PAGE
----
Trees , to 40(-50) m. Bark medium to dark gray or brownish, deeply split into narrow rough ridges. Twigs with distal edge of leaf scar notched, usually deeply, not bordered by well-defined band of pubescence; pith light brown. Terminal buds ovoid or subglobose, weakly flattened, 8-10 mm. Leaves 20-60 cm; petiole 6.5-14 cm. Leaflets (9-)15-19(-23), lanceolate or ovate-lanceolate, symmetric or weakly falcate, (3-)6-15 × 1.5-5.5 cm, margins serrate, apex acuminate; surfaces abaxially with capitate-glandular hairs, simple or 2-rayed fasciculate hairs, and scales scattered over veins and blade, axils of proximal veins with prominent tufts of fasciculate hairs, adaxially glabrous except for scattered capitate-glandular and fasciculate hairs on midrib; terminal leaflet small or often absent. Staminate catkins 5-10 cm; stamens 17-50 per flower; pollen sacs 0.8-0.9 mm. Fruits 1-2, subglobose to globose, rarely ellipsoid, 3.5-8 cm, warty, with scales and capitate-glandular hairs; nuts subglobose to globose, rarely ellipsoid, 3-4 cm, very deeply longitudinally grooved, surface between grooves coarsely warty. 2 n = 32.
Variation of Juglans nigra in central Texas and south-central Oklahoma should be studied; specimens seemingly intermediate between J . nigra and both J . major and J . microcarpa have been seen from this area. E. C. Twisselman (1967) incorrectly reported that J . nigra was locally naturalized in California; his specimens were all J . hindsii (possibly introgressed with J . nigra ) and J . californica .
Juglans nigra is frequently cultivated as an ornamental, and the nuts are prized for their strong, distinctive flavor.
Native Americans used Juglans nigra medicinally as a miscellaneous disease remedy, a dermatological aid, and a psychological aid (D. E. Moerman 1986).
Tree to 40 m tall, trunk 0.6 - 1.2 m in diameter Leaves: alternate, pinnately compound, 20 cm - 0.60 m long, with thirteen to 23 leaflets. Flowers: either male or female, found on the same tree (monoecious), male flowers borne in hanging catkins 5 - 12 cm long, female flowers (6 mm long) borne solitary or in small stalked clusters. Fruit: a nut surrounded by a husk 3.5 - 8 cm in diameter, borne solitary or in clusters of two or three. The husk is green, thick, and hairy. Nuts enclosed by a 3 - 4 cm long, spherical, longitudinally grooved, four-chambered shell. Bark: light brown and scaly when young, becoming deep brown to grayish black and deeply furrowed with rough ridges. Twigs: stout, brown and hairy, becoming dark and smooth. The center of a cut twig (pith) is chambered and cream-colored. Terminal buds: 6 - 8 mm long, egg-shaped, slightly flattened, hairy. Leaf scars: deeply notched at the top with three U-shaped vascular bundle scars. Leaflets: shiny yellowish green above, paler with a few soft hairs beneath, 5 - 15 cm long, 1.5 - 5.5 cm wide, oblong-egg-shaped to lance-shaped, irregularly toothed. Terminal leaflet is usually absent. Foliage is aromatic when crushed. Form: with straight and tall trunks in forest-grown trees, but with open and wide branching when given space.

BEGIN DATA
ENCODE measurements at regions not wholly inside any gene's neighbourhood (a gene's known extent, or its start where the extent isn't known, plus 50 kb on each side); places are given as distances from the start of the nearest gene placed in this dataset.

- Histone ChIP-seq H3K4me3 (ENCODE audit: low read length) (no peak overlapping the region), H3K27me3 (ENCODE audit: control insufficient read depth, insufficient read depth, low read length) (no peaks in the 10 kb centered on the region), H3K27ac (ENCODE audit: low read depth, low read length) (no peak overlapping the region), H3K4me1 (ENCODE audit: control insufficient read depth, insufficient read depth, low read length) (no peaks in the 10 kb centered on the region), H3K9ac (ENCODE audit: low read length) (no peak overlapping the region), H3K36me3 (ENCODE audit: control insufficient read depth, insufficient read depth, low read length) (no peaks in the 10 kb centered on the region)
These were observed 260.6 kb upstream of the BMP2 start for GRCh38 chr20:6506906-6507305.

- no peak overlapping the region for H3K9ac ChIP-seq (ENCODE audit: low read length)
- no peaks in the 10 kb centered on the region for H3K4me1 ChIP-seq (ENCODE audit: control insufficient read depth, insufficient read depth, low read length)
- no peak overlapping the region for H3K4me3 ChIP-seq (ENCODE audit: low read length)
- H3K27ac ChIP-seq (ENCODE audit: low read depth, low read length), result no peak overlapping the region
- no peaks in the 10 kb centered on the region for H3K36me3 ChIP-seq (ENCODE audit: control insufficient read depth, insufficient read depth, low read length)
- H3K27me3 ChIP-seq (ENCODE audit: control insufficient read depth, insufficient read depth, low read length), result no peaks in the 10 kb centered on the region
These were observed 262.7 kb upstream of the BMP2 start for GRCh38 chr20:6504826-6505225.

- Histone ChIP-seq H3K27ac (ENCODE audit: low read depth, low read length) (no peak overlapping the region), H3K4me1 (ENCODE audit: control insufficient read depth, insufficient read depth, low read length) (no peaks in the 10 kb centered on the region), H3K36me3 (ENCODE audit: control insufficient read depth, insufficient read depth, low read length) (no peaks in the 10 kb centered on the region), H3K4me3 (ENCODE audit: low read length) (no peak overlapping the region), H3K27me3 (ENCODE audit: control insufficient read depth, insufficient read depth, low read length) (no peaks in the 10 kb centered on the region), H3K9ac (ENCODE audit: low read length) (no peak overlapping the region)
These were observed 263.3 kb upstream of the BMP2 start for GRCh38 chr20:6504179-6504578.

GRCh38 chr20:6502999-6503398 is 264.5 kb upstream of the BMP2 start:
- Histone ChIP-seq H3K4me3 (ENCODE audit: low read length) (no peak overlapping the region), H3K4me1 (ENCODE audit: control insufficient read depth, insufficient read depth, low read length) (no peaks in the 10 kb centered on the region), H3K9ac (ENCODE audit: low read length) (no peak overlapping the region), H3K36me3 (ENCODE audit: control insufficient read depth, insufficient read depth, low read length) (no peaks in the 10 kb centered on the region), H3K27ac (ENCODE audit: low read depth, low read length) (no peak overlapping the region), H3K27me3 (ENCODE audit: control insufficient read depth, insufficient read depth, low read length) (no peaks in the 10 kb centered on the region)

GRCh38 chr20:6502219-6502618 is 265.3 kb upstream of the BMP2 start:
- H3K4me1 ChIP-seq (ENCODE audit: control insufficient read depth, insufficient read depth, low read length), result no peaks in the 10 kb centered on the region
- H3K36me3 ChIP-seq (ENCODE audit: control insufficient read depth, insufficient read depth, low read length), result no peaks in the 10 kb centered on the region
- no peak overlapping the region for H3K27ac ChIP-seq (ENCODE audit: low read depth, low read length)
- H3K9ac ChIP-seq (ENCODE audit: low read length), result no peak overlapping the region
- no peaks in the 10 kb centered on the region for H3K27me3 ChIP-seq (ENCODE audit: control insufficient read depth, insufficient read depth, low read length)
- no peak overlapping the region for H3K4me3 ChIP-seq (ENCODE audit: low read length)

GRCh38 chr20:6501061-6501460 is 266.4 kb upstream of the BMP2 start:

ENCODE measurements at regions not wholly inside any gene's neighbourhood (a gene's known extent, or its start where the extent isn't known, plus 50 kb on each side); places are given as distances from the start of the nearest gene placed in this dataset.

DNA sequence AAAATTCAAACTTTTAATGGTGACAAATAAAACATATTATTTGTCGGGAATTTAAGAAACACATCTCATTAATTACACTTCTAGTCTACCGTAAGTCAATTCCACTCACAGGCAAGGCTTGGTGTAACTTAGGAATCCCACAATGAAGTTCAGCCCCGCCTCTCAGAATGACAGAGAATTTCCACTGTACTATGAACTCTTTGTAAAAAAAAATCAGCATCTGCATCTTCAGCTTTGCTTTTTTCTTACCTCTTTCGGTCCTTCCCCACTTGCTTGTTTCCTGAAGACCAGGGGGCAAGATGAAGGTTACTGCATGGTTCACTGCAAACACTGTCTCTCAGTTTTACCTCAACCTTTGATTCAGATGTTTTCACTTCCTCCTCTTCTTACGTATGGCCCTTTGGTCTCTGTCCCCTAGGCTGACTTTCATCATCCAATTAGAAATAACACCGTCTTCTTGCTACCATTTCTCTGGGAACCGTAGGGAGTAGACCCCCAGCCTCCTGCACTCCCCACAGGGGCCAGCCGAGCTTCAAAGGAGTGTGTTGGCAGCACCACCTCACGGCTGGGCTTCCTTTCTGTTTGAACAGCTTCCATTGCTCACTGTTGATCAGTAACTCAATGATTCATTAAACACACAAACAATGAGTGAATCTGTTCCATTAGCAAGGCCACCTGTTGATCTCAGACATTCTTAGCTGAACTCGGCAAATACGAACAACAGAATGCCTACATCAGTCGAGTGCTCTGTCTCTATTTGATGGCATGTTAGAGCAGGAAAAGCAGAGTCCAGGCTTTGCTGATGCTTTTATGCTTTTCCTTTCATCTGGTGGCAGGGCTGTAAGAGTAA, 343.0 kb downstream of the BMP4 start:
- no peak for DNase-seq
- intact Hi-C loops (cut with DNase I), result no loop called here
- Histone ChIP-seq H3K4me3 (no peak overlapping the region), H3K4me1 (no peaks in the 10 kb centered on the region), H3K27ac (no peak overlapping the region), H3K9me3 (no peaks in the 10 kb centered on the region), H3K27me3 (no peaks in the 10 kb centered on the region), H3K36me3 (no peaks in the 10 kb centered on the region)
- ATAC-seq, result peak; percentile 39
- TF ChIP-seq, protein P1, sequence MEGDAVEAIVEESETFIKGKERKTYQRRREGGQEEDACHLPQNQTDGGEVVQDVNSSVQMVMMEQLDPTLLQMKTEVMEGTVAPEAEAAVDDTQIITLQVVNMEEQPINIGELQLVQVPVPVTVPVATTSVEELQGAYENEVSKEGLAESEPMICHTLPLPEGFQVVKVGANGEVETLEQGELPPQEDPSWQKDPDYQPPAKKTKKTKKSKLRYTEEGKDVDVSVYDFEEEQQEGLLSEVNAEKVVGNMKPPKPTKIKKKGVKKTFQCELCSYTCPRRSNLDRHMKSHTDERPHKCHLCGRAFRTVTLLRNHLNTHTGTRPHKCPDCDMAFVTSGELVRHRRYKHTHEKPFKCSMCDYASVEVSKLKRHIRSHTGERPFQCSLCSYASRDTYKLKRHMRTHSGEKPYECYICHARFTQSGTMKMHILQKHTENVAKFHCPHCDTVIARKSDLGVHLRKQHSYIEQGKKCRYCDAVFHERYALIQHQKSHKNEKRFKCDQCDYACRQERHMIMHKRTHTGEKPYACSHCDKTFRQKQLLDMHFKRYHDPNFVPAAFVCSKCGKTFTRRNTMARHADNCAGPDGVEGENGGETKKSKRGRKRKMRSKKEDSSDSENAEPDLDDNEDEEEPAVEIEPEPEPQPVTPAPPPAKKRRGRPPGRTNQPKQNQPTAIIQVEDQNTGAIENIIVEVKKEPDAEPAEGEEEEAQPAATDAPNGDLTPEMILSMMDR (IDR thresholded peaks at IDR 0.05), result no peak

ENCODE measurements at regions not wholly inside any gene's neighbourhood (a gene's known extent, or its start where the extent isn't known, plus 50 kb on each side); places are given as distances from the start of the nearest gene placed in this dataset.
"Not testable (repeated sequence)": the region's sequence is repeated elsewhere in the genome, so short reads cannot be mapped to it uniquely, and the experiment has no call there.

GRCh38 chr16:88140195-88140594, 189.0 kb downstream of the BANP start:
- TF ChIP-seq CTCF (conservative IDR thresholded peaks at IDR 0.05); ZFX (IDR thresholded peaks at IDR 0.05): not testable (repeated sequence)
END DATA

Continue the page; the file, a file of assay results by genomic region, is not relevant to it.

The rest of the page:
Similar species: The similar Juglans cinerea typically has a terminal leaflet, lemon-shaped and sticky-haired fruit, light gray bark, dark brown pith, a long terminal bud, and the leaf scar looks like a monkey's face with hairs along the upper edge.
Flowering: late April to early June
Habitat and ecology: Upland savannas, oak-hickory forests, and low woods along stream terraces and creeks. This species is intolerant of very dry, acidic or wet areas. Due to the high value of the wood, it has become less frequent in the Chicago Region.